Guest blogger: Michael Bernzweig on the hobby of metal detecting
One of my friends found these items while metal detecting a couple of years ago at the site of the June 28, 1863, skirmish at Wrightsville, Pennsylvania. Another friend has also found dropped Minie balls and other artifacts in a different part of the old battlefield.
I have so many happy memories of my childhood with my father in Southeastern Ohio. Dad had a small Radio Shack metal detector, not very powerful, but extremely useful for beachcombing at Lake Isabella, a small popular private resort lake in my hometown of East Fultonham. We used to find coins, rings, etc. on the mornings after high attendance events such as the Fourth of July, Memorial Day, etc.
I have long been interested in the hobby. This week, I received an email from a Cannonball reader named Michael Bernzweig about his passion for metal detecting. He will be offering some counsel and advice in the following guest blog commentary. The next two photos are taken by him as well.
5 Features Civil War Collectors Should Look for in a Relic-Hunting Metal Detector
Civil War collectors have always enjoyed finding their prized treasures at antique shops, flea markets, yard sales, and, more recently, online. Current technology has made it very advantageous, and a lot of fun, to search for Civil War and other types of relics with a metal detector.
With the unique developments in technology that have been made over the last several years or so, metal detectors are able to search more deeply than in years prior. Many think that treasures like these have all been found. This, however, is not true! Many sites are very picked over, but, if you have the right metal detector, there are still plenty of Civil War relics to be found.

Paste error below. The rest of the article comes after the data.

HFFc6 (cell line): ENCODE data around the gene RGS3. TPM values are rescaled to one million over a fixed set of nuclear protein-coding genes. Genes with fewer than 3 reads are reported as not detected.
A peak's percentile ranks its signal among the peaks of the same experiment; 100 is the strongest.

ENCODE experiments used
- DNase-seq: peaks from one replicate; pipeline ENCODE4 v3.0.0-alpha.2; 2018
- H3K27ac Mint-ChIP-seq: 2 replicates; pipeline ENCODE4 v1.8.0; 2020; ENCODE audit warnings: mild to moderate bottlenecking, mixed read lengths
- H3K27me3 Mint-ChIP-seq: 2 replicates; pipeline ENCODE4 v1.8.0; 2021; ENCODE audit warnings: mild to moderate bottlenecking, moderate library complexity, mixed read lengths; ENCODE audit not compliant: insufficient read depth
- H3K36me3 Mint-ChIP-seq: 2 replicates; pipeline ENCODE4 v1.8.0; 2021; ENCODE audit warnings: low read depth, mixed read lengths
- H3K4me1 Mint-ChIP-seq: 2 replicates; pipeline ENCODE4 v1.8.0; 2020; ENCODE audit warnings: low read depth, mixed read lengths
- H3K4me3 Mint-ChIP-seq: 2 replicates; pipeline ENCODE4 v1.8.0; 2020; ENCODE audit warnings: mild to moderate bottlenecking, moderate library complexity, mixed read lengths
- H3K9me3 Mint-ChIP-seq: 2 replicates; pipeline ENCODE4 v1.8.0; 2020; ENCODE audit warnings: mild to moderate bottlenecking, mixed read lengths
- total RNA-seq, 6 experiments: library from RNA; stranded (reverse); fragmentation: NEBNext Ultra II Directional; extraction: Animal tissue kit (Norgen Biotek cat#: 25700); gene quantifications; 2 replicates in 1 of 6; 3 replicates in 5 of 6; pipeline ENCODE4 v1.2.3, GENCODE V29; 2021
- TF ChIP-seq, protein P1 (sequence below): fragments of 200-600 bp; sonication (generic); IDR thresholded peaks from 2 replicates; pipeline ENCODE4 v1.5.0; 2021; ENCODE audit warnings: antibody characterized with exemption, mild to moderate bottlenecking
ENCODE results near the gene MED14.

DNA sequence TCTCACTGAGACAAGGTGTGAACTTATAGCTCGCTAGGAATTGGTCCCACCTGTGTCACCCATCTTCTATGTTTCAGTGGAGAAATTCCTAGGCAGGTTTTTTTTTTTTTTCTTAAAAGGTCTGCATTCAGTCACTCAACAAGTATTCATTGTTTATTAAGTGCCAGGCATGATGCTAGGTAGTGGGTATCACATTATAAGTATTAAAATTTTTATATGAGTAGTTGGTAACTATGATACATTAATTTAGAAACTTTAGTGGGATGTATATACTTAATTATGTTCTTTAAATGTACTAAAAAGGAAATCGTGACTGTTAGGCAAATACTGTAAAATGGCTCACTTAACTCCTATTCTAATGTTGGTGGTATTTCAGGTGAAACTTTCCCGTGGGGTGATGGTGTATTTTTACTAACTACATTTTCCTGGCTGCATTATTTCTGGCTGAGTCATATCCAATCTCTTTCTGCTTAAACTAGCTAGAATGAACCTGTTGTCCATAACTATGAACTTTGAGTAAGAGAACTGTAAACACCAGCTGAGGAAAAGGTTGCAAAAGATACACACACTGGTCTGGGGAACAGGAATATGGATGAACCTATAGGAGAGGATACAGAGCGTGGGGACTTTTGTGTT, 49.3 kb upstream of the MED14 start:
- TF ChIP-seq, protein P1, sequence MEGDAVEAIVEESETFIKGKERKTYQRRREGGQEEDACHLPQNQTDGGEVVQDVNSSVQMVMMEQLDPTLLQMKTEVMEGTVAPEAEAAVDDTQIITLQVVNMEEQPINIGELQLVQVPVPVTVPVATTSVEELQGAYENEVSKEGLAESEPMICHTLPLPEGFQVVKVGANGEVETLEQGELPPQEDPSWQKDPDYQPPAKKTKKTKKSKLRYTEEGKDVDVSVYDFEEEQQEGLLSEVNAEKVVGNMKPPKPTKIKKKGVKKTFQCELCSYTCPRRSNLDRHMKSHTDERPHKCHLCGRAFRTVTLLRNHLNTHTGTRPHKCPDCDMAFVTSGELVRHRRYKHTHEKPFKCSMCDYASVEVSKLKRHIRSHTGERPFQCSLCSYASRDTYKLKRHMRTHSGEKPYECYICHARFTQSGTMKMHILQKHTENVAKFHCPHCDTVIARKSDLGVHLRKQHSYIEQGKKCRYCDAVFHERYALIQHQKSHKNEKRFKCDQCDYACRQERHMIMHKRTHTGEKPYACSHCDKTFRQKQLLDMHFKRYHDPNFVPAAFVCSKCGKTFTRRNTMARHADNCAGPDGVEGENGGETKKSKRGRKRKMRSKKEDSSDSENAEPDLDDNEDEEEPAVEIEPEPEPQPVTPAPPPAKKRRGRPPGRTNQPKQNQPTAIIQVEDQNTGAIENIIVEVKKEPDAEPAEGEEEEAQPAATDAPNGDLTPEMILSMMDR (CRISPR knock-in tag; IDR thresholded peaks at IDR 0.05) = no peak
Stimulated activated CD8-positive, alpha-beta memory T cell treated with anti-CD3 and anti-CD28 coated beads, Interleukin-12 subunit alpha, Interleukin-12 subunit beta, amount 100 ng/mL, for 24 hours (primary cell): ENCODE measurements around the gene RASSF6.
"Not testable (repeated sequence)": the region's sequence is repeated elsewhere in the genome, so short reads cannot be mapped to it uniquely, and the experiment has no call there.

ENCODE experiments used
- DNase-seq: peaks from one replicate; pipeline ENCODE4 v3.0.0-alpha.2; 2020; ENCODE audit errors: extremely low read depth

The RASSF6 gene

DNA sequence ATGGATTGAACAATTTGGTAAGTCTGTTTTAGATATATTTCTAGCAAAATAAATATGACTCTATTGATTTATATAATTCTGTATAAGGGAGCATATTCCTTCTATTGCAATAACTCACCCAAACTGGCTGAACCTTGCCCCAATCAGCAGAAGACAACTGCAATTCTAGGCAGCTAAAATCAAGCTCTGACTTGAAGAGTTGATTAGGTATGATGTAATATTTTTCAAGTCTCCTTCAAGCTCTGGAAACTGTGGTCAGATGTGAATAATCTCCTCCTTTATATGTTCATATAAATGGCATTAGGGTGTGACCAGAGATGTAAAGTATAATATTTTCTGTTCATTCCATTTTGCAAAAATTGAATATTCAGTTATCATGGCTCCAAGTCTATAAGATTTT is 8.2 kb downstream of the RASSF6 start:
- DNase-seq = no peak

What do you need to get started? To search as efficiently as possible your relic hunting metal detector should be equipped with these five features and accessories.
One of the best types of relic hunting metal detectors are the VLF (Very Low Frequency) machines. VLF metal detectors operate at a lower frequency than other types of machines; one that’s ideal for finding items made of materials used widely during the Civil War including brass, steel, and iron.
Manual Ground Balance Control
A manual ground balance control is another feature that is essential for any relic hunting metal detector. In heavily mineralized soil conditions, there are a lot of trash noises that a ground balance control can help you filter out. The southern United States is known to be home to these types of soil conditions. With the number of Civil War events that occurred in the south, a metal detector with a manual ground balance control will allow you to get signals from even the deepest buried treasures without interference along the way.
Having a metal detector with a built in pinpointer can be very helpful when trying to locate deeply buried relics. If you end up with a model that doesn’t feature a built in pinpointer, you can also purchase a handheld model which is generally just as good, and at times better, than a built in model.
Medium and Large Search Coils
Having a large, as well as a medium, search coil on hand while relic hunting is also important. The large search coil will allow you to search as deeply as possible, but, it will miss smaller objects. The medium search coil on the other hand can’t search quite as deeply into the ground, but, it can locate any smaller relics a large coil might miss.
Metal Detecting Accessories
Metal detecting accessories are also an important part of finding treasures as deeply as possible. Headphones are a must to help you zero in on the signals the targets are giving off. Digging tools will help you unearth your relics safely so they won’t be damaged along the way. Along those same lines, protective carrying cases are also essential to have on hand so you can take your Civil War relics home from the field and clean them properly to help preserve their historical value.
As you can see, these five features and accessories really will help make the best relic hunting metal detector. And when you have the right equipment, metal detecting for Civil War relics is a lot less work and even more fun!
Michael Bernzweig manages MetalDetector.com in Southborough, MA. He has written extensively on the subject of metal detecting since the mid 1980’s. He has traveled world-wide in his pursuit of educating, exploring and advising others in the proper use of metal detectors. Outside of the business he enjoys mentoring students, being involved in the community and spending time with his family.